Saudis Say Michelle Obama Not Blurred on TV

Josh Rogin is a former Bloomberg View columnist.
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A small furor has erupted over whether a Saudi television station blurred out the image of U.S. first lady Michelle Obama in the broadcast of her and President Barack Obama’s meeting with new Saudi King Salman on Tuesday in Riyadh. Saudi officials deny the claim.

The new king shook hands with President Obama at the Erga Palace but didn’t acknowledge the first lady during a brief meeting at the funeral for King Abdullah. Barack and Michelle Obama cut short their trip to India to attend the funeral.  

Several videos posted on Saudis' Facebook pages obscured Michelle Obama's face. They were removed shortly after they were posted. I captured a screenshot of one such video before it was taken down. The Arab news service Mashahead posted on YouTube a video allegedly taken from the Saudi government television broadcast showing the blurred spot.

However,  Nail al-Jubeir, information director at the Saudi Embassy in Washington, e-mailed me that “Saudi TV has been showing the total arrival ceremony at the airport and at the Palace and nowhere is anything blurred.” CNN's Hala Gorani tweeted that her colleague Nic Robertson, in Riyadh, saw non-blurred images on Saudi TV. Other news organizations, such as Al Jazeera, showed the meeting without obscuring Michelle Obama’s face.

The alleged blurring wasn't the only controversy.  Some Arab media outlets criticized Michelle Obama for wearing a blue dress, rather than a black one. Videos of the short meeting between Salman and President Obama showed the king leaving in the middle of the protocol, abruptly turning around and walking away, in order to go to prayer.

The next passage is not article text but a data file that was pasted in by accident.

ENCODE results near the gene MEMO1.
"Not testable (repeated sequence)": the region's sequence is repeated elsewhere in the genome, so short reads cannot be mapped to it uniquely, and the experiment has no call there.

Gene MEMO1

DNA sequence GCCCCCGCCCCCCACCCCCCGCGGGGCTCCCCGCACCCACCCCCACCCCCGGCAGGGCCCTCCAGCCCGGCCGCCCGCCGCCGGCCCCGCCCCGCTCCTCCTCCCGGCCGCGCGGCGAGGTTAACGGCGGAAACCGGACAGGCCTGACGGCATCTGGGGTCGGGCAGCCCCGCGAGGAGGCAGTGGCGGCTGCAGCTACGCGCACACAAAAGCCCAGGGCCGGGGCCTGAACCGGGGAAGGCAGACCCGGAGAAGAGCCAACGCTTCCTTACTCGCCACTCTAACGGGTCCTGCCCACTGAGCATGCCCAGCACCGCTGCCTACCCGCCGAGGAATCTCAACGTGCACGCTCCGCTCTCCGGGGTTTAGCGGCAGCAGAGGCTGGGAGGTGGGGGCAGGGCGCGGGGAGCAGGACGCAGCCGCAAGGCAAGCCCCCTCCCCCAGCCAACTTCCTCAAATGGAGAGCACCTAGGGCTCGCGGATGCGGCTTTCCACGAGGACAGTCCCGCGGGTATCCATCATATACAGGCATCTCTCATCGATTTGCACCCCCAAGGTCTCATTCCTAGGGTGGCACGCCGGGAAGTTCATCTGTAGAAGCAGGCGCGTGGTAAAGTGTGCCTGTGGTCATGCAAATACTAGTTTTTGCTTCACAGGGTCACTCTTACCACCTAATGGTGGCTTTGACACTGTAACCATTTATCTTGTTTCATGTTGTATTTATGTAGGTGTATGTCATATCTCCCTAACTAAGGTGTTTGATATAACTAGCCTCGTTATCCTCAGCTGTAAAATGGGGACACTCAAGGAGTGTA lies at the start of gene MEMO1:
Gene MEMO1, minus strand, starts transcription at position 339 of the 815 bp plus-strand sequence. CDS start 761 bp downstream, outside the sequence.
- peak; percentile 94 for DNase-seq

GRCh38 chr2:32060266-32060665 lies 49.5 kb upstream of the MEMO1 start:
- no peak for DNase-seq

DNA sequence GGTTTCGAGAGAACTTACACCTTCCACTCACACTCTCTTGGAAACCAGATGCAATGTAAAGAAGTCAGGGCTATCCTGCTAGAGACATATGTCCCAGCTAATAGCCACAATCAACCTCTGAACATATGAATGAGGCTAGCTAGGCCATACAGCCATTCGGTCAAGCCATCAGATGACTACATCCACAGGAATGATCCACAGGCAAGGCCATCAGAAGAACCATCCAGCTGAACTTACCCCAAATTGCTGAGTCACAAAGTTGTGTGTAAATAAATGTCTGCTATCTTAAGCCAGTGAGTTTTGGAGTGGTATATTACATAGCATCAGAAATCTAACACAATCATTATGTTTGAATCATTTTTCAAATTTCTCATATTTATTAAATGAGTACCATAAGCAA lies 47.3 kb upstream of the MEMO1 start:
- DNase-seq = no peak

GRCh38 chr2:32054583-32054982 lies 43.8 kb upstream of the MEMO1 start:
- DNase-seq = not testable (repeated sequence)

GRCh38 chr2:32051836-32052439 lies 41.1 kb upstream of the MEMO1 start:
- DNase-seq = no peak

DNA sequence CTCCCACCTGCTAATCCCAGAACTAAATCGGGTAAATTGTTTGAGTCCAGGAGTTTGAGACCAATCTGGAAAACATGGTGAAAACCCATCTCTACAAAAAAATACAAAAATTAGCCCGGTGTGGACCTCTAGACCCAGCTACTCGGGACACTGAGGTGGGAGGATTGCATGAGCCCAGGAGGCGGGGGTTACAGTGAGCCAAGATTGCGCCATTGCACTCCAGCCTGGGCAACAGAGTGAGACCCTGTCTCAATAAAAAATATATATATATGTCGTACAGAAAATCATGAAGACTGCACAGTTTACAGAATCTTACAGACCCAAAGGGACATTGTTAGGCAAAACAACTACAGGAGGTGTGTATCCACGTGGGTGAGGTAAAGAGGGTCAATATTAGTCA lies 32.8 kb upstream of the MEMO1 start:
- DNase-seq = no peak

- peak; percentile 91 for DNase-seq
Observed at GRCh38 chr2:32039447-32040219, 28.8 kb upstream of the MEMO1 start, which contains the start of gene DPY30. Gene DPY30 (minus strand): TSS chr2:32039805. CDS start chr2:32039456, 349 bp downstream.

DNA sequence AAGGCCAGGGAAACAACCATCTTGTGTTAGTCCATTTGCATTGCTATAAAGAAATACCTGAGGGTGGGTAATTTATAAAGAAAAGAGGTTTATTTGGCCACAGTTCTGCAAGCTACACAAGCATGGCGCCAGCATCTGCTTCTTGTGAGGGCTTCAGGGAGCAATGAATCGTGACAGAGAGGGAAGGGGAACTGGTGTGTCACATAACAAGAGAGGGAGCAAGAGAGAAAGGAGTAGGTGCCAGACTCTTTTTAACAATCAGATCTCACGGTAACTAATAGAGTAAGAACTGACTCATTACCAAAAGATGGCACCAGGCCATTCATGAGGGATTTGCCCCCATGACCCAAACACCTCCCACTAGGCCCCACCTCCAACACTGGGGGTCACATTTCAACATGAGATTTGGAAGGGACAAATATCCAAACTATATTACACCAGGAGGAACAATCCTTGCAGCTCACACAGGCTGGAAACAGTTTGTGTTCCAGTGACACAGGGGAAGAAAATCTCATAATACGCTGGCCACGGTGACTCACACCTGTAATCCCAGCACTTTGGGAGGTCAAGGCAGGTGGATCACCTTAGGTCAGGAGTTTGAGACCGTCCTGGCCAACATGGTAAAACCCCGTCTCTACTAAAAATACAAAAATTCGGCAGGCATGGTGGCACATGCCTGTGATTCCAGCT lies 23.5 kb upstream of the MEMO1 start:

After the meeting, Barack Obama and Salman held a bilateral meeting that included Secretary of State John Kerry, Senator John McCain, National Security Adviser Susan Rice, Ambassador Joseph Westphal and CIA Director John Brennan.

According to the White House pool report, “Obama and Salman sat in gold chairs. A small table in front of them held a spray of white flowers.”

Obama praised the late king in a statement following his death, saying “King Abdullah's vision was dedicated to the education of his people and to greater engagement with the world.” In an interview with CNN before the visit, Obama explained why he was hesitant to press the new king about Saudi Arabia’s human rights record, which includes restricting the rights of women.

“Sometimes we have to balance our need to speak to them about human rights issues with immediate concerns that we have in terms of countering terrorism or dealing with regional stability,” Obama said.

(The original version of this article published Jan. 27 was updated to include comment from the Saudi Arabian government and reports that a Saudi network aired undoctored footage of Michelle Obama's arrival in Riyadh. The text and headline were updated, with an editors' note explaining the changes. For technical reasons, the Internet timestamp did not change when the updated version was published. The new timestamp is reflected here.)

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To contact the author on this story:
Josh Rogin at joshrogin@bloomberg.net

To contact the editor on this story:
Tobin Harshaw at tharshaw@bloomberg.net